The world wastes around 1.6 billion tons of food each year. Unsurprisingly this has far-reaching consequences, with the serious human and environmental effects being well known. What is less often considered is how this waste stream may impact on wildlife.
A number of recent studies have documented how food waste generated by humans is changing ecosystems around the world.
Food waste contributes to the decline of some species by supporting opportunistic predators, and thereby artificially increasing their number. Researchers in the Mediterranean region have shown that some types of endangered seabirds are threatened by an increasing gull population, subsidised by local landfill garbage and fishery discards.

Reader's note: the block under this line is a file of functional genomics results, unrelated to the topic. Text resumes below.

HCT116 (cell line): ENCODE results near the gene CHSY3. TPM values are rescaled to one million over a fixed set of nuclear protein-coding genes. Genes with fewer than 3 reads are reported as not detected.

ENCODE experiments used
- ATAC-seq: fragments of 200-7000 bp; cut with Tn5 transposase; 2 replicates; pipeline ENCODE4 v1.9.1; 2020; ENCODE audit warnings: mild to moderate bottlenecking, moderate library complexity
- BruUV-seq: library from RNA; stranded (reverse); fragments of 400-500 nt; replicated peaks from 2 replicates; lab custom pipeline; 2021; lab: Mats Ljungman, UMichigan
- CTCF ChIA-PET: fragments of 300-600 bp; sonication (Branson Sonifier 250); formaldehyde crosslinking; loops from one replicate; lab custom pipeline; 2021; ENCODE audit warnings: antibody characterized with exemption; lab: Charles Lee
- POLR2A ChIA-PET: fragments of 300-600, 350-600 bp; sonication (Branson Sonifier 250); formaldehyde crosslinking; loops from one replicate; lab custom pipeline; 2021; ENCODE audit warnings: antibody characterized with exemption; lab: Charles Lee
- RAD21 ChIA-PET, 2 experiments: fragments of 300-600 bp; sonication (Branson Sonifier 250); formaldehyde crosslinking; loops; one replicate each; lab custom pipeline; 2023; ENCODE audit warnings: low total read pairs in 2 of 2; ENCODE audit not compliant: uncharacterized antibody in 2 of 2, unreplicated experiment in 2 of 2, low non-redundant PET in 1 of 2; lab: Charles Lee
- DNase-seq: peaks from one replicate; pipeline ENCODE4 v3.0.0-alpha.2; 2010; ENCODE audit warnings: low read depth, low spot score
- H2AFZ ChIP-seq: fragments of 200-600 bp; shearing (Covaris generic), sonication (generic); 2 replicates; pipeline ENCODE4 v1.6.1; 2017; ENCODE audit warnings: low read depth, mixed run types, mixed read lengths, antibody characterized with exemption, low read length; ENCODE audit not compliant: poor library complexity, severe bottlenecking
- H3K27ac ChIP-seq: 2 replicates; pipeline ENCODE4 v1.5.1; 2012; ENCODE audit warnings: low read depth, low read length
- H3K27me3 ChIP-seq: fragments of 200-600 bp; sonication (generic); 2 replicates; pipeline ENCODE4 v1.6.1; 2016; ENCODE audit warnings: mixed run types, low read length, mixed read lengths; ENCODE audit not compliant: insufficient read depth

Conversely though, food waste can be a lifeline for other endangered animals. Access to food waste is thought to be a major factor in the growing number of wolves and brown bears that are living in Europe.
Some people may then argue that though food waste has an impact on wildlife, it is not really a problem. And indeed animals have fed on human leftovers for millennia.
However, the modern level of food waste is unprecedented in human history, with an estimated one third of food going to waste globally. This allows uncompetitive animals and species to prosper even though they would have been weeded out through natural selection.
Food waste is yet another example of how human behaviour is altering the earth’s natural balance. Another reason then to think again about the way we manage food and food waste.